Six reasons to be a vision scientist

Ophthalmic and vision science is a little-known career, but one that offers you a great future. These specialists assess the structure and function of the eye and the visual system. They are experts in disorders of vision, eye diseases and the visual pathway.  This is a great choice for many reasons. Our top six are: 1. Combine science and technology with people skills  You need to be able to help and reassure patients and work with the wider, multidisciplinary healthcare…

Clinical technicians – a great opportunity 

A scheme for optical assistants to gain extra skills to support optometrists is celebrating its 500th graduate. Isabel Nibbs is now a Specsavers clinical technician after a 16-week training programme. The scheme gives people the skills to carry out pre-assessment procedures and collect diagnostic information, working under the supervision of an optometrist. The technicians support optometrists to provide better care. “The clinician technician training has enabled me to become more confident with patients and have a deeper understanding of how…

Five reasons to choose a degree in orthoptics

1. Become a respected health professional Orthoptists are experts in diagnosing and treating defects in eye movement and problems with how the eyes work together, called binocular vision. They are registered with and regulated by the Health and Care Professions Council (HCPC). To qualify, they study for a degree in orthoptics. You can find out more about the course, including where you can study, here. Each university sets their own entry requirements but they usually include good GCSE Maths, English…

New BTEC for optical assistants

Specsavers has created a BTEC qualification to develop the skills of thousands of optical assistants (OAs) working in its community practices.    The new Pearson BTEC Level 3 certificate includes units from the existing Pearson BTEC Level 3 certificate for optometric clinical assistants and dispensing assistants. Learners choose additional units to fit their roles, providing a tailored learning experience.   Jodie Glanville (pictured) is the first person to complete the new qualification, works at Specsavers’ Plymouth practice: “I use the knowledge I gained completing the Cert 3…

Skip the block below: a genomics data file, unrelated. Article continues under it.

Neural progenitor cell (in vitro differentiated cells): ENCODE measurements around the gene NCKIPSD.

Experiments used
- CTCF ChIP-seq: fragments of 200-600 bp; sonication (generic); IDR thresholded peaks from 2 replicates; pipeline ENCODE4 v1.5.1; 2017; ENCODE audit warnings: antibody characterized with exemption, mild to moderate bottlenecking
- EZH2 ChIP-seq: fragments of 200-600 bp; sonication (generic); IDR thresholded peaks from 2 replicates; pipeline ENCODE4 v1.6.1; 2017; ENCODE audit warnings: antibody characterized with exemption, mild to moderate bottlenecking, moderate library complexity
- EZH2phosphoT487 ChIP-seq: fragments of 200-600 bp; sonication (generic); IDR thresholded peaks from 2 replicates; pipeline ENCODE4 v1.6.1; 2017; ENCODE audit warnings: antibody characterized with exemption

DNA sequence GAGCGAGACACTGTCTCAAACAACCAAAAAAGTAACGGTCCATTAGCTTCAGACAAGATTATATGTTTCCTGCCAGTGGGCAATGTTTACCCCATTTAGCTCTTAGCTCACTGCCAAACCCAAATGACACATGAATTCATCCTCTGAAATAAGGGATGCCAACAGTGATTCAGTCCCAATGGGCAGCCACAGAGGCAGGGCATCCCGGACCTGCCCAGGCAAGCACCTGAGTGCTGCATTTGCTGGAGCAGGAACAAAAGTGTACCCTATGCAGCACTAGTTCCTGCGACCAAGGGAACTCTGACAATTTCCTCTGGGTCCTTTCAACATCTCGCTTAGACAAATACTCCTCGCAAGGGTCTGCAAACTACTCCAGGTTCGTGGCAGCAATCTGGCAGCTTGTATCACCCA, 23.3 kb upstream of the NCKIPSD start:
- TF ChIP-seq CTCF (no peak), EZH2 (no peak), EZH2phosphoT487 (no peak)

Celebrating apprentices with learning differences and disabilities

Virtual event, Monday 5 Feb 1pm–2pm Register here Join this webinar on the first day of National Apprenticeship Week to hear from disabled apprentices, and those with learning differences, sharing what works when it comes to supporting people with additional needs. Rabia Lemahieu of Disability Rights UK explains how employers can embrace diversity.

It’s not all rocket science – podcast highlights careers in STEM

If you are wondering where studying science, technology, engineering or maths (STEM) could take you, turn to the the Eye Opening Careers podcast for inspiration. Hosts Gemma Drake, an early careers specialist, and optics educator Nas Hinglotwala are passionate about helping young people succeed.  They talk to students, employers and university tutors about careers in science, exploring how Gen Z are navigating their post-16 studies. In the latest episode, second year pharmacy students Abigail Wattleworth and Uns Khatib discuss their…

The teachers’ guide to careers in eyecare

The optical world is less well known than other branches of healthcare. But it offers a range of rewarding careers, for people with all kinds of talents and interests. Some roles offer recruits the chance to earn while they learn, while qualifications include apprenticeships, diplomas or degrees. From healthcare to fashion, technology to retail, management, design or manufacturing, there’s an eyecare role for everyone. We’ve got a whole host of resources for students and teachers.  Careers in eyecare lesson plan …

What jobs can you do with an optometry degree? 

If you’ve just started your degree, are going into the final year or are doing A levels, you may be wondering about your career options. Becoming a community optometrist is the obvious choice, but there are a wide range of pathways out there.  Domiciliary optometrist These are optometrists who visit patients in their homes, schools, care homes or community centres. Your patients may have medical conditions, physical or learning disabilities, so you should be flexible and able to adapt your…

How an apprenticeship works for us

Apprenticeships are a great way for trainees to earn while they learn and develop their career. Employers benefit from staff gaining skills and knowledge. Macey, an apprentice optical assistant at Michael Offord Optometrist – Opticians in Newcastle and Sam, the practice manager, tell us what makes their journey a success.   Macey, apprentice In September I started my apprenticeship with Woodspeen Training after being an optical assistant on a Saturday. I didn’t have a lot of knowledge about dispensing, spectacle…